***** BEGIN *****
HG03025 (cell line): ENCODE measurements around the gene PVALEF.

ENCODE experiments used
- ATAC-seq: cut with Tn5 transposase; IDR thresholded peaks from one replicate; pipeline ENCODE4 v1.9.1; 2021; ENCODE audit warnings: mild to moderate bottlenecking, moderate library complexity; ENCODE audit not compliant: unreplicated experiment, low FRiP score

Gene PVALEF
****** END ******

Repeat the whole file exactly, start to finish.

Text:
HG03025 (cell line): ENCODE measurements around the gene PVALEF.

ENCODE experiments used
- ATAC-seq: cut with Tn5 transposase; IDR thresholded peaks from one replicate; pipeline ENCODE4 v1.9.1; 2021; ENCODE audit warnings: mild to moderate bottlenecking, moderate library complexity; ENCODE audit not compliant: unreplicated experiment, low FRiP score

Gene PVALEF